Cereals 2010 host farm facts & figures

Farmers Weekly‘s Farmer Focus columnist Robert Law is this year’s Cereals 2010 host farmer. FWi asked him for facts and figures about the farm.




Farm Size


Farming a total of 1500ha in the Royston area. 524ha is owned, 414ha is on a long term-tenancy, with the remainder on contract farming, short term lets and management agreements. A further 500ha is managed in Nottinghamshire.


Soils


Mainly light shallow loams overlying chalk, P/K indices mostly 2+, pH 8+


Rainfall


15 year average 580mm. “Every year at Chrishall Grange is a drought year!”


Rotation


Most of the land is farmed on a first wheat/break rotation. Some of the sandier land is on a three-year rotation with winter barley grown as a second cereal.


Wheat (420ha)


All soft wheat varieties: Consort, Wizard, Ambrosia, Scout and Istabraq.


Average yield is between 9-10 t/ha but in 2010 field yields varied from 7 to 12.6t/ha due to soil type/moisture.


Barley (120ha)


Variety: Carat


Yields: Five-year average 7.3t/ha (2008 9t/ha, 2009 5.5t/ha)






Cereals-Logo
Cereals 2010 will take place at Robert Law’s farm near Royston, Hertfordshire on Wednesday 9 and Thursday 10 June.
It features more than 64ha of stands and live demonstrations including crop plots, working cultivations, Sprays and Sprayers, post-harvest technology, business alley, potatoes and renewables.
For more details go to the Cereals website
Winter Oats (125ha)


Varieties: Gerald and Mascani


Yields: Five-year average 7.3t/ha


Winter Rye (83ha)


Variety: Caratop


Yields: 5t/ha ( all grown continuously on reclaimed gravel extracted pits)


Peas (62ha)


Variety: Zero 4


Yields: 3.6t/ha


Sugar Beet (125ha)


Grown for a contract of 8250t


Other crops (90ha)


About 90ha of seed crops grown a year including, for 2010, two varieties of fodder rape grown for seed, stubble turnips for seed and mustard.


Rotational grass (34ha)


240ha of permanent grassland to support a 2500-ewe flock supplemented by 240ha of catch crop stubble turnips and sugar beet surplus to quota. Store lambs bought in depending on feed availability.


Marketing


All cereal crops are grown to Conservation Grade standards. All of the barley, oat and rye crops are contracted to Jordans/Ryvita, which also has 25% of the wheat crop. The balance of the wheat crop goes to three soft wheat mills that are within 20 miles of the farms. The Zero 4 peas are grown for seed under contract as are the rape, mustard and turnip crops.


Labour


Two Scottish shepherds


Arable Manager


Senior tractor driver/fitter


Two tractor drivers/spray operators


No students, casuals or part-timers (except for the farm secretary)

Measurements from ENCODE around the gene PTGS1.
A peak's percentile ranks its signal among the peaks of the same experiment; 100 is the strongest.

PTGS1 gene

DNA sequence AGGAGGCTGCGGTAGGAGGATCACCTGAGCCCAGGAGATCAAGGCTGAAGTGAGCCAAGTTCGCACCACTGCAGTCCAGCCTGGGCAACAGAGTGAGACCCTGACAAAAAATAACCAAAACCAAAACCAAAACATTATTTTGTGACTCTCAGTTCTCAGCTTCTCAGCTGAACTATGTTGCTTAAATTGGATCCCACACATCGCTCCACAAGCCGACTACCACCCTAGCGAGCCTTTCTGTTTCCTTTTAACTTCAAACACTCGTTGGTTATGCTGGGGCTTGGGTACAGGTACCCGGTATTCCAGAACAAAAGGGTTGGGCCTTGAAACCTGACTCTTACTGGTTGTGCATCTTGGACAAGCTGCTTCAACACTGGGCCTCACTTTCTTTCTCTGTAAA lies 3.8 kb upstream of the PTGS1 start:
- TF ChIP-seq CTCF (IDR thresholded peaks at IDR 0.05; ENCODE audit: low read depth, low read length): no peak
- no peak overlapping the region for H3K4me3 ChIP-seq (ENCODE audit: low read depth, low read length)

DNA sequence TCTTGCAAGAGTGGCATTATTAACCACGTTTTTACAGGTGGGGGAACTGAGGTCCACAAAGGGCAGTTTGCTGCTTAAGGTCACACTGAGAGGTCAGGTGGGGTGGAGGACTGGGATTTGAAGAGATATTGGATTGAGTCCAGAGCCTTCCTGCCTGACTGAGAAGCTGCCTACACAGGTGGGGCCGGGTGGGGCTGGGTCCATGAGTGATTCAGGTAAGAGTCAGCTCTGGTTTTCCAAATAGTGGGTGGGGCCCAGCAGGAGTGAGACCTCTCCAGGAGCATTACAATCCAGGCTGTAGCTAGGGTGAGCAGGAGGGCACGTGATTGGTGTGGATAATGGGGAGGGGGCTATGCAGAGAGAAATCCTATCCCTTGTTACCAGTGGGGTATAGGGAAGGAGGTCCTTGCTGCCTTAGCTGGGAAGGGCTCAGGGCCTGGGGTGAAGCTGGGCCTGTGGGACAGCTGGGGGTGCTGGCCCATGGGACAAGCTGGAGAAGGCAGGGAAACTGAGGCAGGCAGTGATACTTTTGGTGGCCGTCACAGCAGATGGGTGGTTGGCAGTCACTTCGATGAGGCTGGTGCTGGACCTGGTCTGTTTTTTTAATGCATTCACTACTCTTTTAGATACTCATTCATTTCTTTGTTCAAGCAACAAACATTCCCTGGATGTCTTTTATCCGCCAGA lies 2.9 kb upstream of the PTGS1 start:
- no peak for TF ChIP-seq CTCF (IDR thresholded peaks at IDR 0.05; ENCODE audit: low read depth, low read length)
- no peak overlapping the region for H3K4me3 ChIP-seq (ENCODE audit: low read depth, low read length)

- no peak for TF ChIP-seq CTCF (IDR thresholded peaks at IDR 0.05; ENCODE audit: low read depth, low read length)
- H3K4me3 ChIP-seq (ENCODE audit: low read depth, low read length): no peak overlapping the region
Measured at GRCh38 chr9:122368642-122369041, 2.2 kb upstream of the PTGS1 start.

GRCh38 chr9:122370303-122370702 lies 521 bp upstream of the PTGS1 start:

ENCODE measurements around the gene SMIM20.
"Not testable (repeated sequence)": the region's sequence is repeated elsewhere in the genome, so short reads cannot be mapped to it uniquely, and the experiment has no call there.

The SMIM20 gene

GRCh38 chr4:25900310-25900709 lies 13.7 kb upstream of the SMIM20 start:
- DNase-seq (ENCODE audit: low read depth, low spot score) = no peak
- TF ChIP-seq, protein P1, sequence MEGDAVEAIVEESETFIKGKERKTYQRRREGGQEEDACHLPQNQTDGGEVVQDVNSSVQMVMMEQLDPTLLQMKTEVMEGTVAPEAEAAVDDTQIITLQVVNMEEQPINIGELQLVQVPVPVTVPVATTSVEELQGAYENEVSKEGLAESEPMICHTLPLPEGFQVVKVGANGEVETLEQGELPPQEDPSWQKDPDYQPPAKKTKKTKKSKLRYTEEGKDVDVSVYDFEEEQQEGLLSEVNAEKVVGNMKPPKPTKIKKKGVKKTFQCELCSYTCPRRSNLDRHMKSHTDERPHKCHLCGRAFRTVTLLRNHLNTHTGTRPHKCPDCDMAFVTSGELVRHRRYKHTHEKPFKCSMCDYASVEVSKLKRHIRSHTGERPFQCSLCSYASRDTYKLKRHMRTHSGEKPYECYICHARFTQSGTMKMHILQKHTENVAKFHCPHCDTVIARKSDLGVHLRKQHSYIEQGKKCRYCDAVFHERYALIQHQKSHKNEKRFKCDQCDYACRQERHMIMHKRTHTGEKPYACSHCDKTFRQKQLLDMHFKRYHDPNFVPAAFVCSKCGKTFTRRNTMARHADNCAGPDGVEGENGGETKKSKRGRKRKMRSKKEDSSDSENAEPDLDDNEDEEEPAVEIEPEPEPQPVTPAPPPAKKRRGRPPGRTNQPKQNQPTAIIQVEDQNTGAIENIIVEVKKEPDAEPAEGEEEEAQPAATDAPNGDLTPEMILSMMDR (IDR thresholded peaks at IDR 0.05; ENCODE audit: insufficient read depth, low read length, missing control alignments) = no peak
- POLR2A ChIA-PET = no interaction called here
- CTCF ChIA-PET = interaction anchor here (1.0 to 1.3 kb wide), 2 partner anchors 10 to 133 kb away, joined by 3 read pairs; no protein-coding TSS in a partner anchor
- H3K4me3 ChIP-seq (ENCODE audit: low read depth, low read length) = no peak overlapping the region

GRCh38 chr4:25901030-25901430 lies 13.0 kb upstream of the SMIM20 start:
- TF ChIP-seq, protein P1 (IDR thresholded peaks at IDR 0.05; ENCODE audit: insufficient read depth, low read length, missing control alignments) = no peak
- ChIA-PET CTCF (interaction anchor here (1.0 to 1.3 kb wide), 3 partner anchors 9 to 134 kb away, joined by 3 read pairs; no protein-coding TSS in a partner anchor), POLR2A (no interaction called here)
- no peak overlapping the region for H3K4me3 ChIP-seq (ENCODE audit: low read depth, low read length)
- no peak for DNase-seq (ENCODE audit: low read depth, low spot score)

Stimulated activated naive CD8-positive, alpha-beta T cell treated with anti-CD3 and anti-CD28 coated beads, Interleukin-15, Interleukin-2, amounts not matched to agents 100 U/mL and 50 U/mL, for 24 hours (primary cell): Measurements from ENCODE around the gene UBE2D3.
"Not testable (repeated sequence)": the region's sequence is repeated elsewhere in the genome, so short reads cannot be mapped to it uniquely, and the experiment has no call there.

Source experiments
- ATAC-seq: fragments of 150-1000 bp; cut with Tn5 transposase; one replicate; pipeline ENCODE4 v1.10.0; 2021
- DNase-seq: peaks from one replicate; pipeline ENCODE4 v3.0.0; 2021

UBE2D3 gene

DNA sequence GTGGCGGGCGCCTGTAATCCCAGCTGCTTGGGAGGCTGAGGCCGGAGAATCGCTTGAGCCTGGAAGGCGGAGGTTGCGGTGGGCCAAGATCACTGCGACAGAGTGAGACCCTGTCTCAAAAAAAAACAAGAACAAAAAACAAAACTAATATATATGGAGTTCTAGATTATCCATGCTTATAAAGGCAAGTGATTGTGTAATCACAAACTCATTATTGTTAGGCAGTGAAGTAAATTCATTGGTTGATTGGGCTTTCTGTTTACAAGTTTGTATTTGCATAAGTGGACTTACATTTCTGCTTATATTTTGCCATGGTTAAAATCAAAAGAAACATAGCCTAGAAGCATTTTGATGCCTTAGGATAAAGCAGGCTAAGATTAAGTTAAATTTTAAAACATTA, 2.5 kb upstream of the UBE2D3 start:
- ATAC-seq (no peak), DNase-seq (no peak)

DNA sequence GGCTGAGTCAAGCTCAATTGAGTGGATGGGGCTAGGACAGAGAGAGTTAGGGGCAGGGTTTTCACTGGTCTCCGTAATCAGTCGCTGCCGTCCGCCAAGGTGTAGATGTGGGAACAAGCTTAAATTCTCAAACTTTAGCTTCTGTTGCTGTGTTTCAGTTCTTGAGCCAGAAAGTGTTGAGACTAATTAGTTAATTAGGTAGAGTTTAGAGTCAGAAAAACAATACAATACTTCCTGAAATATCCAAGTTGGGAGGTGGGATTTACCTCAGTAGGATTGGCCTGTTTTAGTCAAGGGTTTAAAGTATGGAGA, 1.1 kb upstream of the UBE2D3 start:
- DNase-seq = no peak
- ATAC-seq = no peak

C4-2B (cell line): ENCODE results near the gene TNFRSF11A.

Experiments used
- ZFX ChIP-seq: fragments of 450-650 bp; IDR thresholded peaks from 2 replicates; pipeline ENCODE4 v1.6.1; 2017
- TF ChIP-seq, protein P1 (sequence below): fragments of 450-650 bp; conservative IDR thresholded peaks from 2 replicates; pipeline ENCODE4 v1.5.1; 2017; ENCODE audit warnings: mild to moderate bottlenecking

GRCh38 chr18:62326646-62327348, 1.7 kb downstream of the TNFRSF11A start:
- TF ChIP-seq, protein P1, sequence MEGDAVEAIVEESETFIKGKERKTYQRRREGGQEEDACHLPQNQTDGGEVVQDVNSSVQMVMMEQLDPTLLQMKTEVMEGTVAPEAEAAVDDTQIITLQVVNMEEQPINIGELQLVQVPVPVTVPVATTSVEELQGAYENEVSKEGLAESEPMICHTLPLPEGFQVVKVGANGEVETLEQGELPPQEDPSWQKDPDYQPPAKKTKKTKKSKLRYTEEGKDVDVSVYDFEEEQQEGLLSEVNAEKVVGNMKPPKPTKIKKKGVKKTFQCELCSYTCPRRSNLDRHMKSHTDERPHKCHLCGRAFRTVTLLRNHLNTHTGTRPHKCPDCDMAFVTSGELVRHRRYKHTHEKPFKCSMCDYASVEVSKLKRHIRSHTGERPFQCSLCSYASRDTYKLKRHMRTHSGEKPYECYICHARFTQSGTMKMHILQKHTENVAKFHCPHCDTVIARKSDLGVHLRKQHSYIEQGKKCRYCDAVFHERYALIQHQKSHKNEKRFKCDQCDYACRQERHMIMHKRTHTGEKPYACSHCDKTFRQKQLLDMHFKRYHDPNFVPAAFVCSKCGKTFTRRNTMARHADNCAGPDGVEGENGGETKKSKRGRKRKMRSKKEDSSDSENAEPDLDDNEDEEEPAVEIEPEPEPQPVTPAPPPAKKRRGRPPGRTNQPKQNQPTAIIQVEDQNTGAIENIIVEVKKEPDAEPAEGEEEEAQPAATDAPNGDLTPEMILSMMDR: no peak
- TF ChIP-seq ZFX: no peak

Contractors only used for beet harvesting , baling, tree/hedge planting, lambing, scanning and shearing.


Conservation


All land is in ELS and CSS; 40ha of woodland restored and planted in the past eight years, 27km of hedgerows planted and restored, 16km of linear access created and new educational classroom/meeting room opened in 2009.


Machinery


2009 New Holland 30ft 9080 Combine


2008 Fendt 300hp 930


2006 Fendt 240hp 924


2006 Fendt 165hp 716


2003 Fendt 165hp 716


2002 Fendt 165hp 716


Landquip 24m trailed 4000-litre sprayer


Landquip 24m mounted 2500-litre sprayer


Kuhn 24m pneumatic spreader


KRM fertiliser spreader


Vaderstad 6m system disc drill


Kuhn power harrow/drill combination


Kverneland six- and seven-furrow ploughs with furrow press/crosskill roller combinations


Sumo sub-soiler c/w seeder box


Grain Storage


6500t spread over four farms; 1800t in ventilated bins the rest in on floor stores with gas burners/fans.


Technology


All land is GPS mapped by Soyl for P, K and Mg applications, combine has GPS yield mapping. The Soyl N sensing system is being used for the first time this year.





Advantages of Farming in this area / on these farms


• Easy working, freely draining soils, low wearing rates


• Large fields


• Good access/road connections/proximity to ports


• Local markets for produce eg local mills, farm shops , butchers and sugar beet factories


• Large population within area creating markets and diversification opportunities


Disadvantages


• Constant threat of drought


• Drought-prone soils


• Take-all


• A constant battle against a large population of hares, rabbits, pigeons and deer who are determined to eat you out of house and home.


• Large non-farming population who keep a very close eye on what one is doing but whose knowledge of country things is limited to The Archers and Emmerdale.


• Very expensive area to live in which can cause problems when sourcing labour.





Robert L Law


• First-generation farmer


• Eternal enthusiast and optimist


• Believer in mixed farming, the environment and the part we should play as custodians and the Scottish Rugby team.


• Greatest concern for the future of farming; succession, manpower – the lack of both – followed by red tape bureaucracy.